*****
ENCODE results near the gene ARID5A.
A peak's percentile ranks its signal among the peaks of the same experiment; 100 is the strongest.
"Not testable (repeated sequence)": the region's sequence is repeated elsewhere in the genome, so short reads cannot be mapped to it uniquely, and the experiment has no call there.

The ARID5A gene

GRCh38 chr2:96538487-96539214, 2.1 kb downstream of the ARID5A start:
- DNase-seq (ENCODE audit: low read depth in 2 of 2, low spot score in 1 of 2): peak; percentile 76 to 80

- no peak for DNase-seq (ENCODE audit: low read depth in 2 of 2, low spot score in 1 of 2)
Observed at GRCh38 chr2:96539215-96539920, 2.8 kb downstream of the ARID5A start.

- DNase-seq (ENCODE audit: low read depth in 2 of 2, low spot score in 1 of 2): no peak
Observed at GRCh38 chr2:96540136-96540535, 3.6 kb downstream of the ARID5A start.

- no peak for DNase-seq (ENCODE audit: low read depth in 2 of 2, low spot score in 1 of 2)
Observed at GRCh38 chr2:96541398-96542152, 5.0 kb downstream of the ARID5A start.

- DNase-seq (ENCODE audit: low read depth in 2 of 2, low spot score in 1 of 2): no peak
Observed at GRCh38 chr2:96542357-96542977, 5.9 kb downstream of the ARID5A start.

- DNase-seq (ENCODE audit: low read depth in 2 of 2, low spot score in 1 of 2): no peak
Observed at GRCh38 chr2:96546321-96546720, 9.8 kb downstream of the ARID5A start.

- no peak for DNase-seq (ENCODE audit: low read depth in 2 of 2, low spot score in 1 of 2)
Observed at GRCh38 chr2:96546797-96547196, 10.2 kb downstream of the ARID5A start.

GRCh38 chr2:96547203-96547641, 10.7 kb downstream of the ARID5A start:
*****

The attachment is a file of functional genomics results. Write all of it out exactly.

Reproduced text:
ENCODE results near the gene ARID5A.
A peak's percentile ranks its signal among the peaks of the same experiment; 100 is the strongest.
"Not testable (repeated sequence)": the region's sequence is repeated elsewhere in the genome, so short reads cannot be mapped to it uniquely, and the experiment has no call there.

The ARID5A gene

GRCh38 chr2:96538487-96539214, 2.1 kb downstream of the ARID5A start:
- DNase-seq (ENCODE audit: low read depth in 2 of 2, low spot score in 1 of 2): peak; percentile 76 to 80

- no peak for DNase-seq (ENCODE audit: low read depth in 2 of 2, low spot score in 1 of 2)
Observed at GRCh38 chr2:96539215-96539920, 2.8 kb downstream of the ARID5A start.

- DNase-seq (ENCODE audit: low read depth in 2 of 2, low spot score in 1 of 2): no peak
Observed at GRCh38 chr2:96540136-96540535, 3.6 kb downstream of the ARID5A start.

- no peak for DNase-seq (ENCODE audit: low read depth in 2 of 2, low spot score in 1 of 2)
Observed at GRCh38 chr2:96541398-96542152, 5.0 kb downstream of the ARID5A start.

- DNase-seq (ENCODE audit: low read depth in 2 of 2, low spot score in 1 of 2): no peak
Observed at GRCh38 chr2:96542357-96542977, 5.9 kb downstream of the ARID5A start.

- DNase-seq (ENCODE audit: low read depth in 2 of 2, low spot score in 1 of 2): no peak
Observed at GRCh38 chr2:96546321-96546720, 9.8 kb downstream of the ARID5A start.

- no peak for DNase-seq (ENCODE audit: low read depth in 2 of 2, low spot score in 1 of 2)
Observed at GRCh38 chr2:96546797-96547196, 10.2 kb downstream of the ARID5A start.

GRCh38 chr2:96547203-96547641, 10.7 kb downstream of the ARID5A start: